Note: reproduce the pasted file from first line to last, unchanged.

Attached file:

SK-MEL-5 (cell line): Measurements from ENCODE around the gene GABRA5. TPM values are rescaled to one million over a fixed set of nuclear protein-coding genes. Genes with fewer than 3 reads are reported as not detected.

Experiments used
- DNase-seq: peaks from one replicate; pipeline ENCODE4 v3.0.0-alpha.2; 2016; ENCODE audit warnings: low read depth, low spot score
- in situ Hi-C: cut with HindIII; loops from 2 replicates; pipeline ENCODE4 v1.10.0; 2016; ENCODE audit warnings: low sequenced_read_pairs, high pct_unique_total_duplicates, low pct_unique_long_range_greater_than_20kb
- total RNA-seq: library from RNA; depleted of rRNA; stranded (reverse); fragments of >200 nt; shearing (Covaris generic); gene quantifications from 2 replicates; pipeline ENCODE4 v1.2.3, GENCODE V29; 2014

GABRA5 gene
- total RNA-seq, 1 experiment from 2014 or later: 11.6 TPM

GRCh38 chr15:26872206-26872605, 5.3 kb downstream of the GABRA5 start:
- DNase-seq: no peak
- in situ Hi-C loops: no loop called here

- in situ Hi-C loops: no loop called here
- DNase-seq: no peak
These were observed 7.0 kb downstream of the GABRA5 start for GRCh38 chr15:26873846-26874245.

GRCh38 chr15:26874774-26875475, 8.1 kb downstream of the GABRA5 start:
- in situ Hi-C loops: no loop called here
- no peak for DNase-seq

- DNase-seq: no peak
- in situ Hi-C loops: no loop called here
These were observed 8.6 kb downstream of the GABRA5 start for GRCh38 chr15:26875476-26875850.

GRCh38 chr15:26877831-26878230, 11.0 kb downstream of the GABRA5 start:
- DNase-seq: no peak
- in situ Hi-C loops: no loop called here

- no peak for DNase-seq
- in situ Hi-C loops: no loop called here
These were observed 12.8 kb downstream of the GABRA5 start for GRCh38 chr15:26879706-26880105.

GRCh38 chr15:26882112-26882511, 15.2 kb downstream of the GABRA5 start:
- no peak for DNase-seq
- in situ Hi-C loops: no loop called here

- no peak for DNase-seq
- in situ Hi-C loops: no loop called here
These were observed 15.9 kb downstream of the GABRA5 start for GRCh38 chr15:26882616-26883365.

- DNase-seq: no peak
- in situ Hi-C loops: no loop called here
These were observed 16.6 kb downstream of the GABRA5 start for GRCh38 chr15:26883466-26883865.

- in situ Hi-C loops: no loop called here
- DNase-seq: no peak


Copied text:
SK-MEL-5 (cell line): Measurements from ENCODE around the gene GABRA5. TPM values are rescaled to one million over a fixed set of nuclear protein-coding genes. Genes with fewer than 3 reads are reported as not detected.

Experiments used
- DNase-seq: peaks from one replicate; pipeline ENCODE4 v3.0.0-alpha.2; 2016; ENCODE audit warnings: low read depth, low spot score
- in situ Hi-C: cut with HindIII; loops from 2 replicates; pipeline ENCODE4 v1.10.0; 2016; ENCODE audit warnings: low sequenced_read_pairs, high pct_unique_total_duplicates, low pct_unique_long_range_greater_than_20kb
- total RNA-seq: library from RNA; depleted of rRNA; stranded (reverse); fragments of >200 nt; shearing (Covaris generic); gene quantifications from 2 replicates; pipeline ENCODE4 v1.2.3, GENCODE V29; 2014

GABRA5 gene
- total RNA-seq, 1 experiment from 2014 or later: 11.6 TPM

GRCh38 chr15:26872206-26872605, 5.3 kb downstream of the GABRA5 start:
- DNase-seq: no peak
- in situ Hi-C loops: no loop called here

- in situ Hi-C loops: no loop called here
- DNase-seq: no peak
These were observed 7.0 kb downstream of the GABRA5 start for GRCh38 chr15:26873846-26874245.

GRCh38 chr15:26874774-26875475, 8.1 kb downstream of the GABRA5 start:
- in situ Hi-C loops: no loop called here
- no peak for DNase-seq

- DNase-seq: no peak
- in situ Hi-C loops: no loop called here
These were observed 8.6 kb downstream of the GABRA5 start for GRCh38 chr15:26875476-26875850.

GRCh38 chr15:26877831-26878230, 11.0 kb downstream of the GABRA5 start:
- DNase-seq: no peak
- in situ Hi-C loops: no loop called here

- no peak for DNase-seq
- in situ Hi-C loops: no loop called here
These were observed 12.8 kb downstream of the GABRA5 start for GRCh38 chr15:26879706-26880105.

GRCh38 chr15:26882112-26882511, 15.2 kb downstream of the GABRA5 start:
- no peak for DNase-seq
- in situ Hi-C loops: no loop called here

- no peak for DNase-seq
- in situ Hi-C loops: no loop called here
These were observed 15.9 kb downstream of the GABRA5 start for GRCh38 chr15:26882616-26883365.

- DNase-seq: no peak
- in situ Hi-C loops: no loop called here
These were observed 16.6 kb downstream of the GABRA5 start for GRCh38 chr15:26883466-26883865.

- in situ Hi-C loops: no loop called here
- DNase-seq: no peak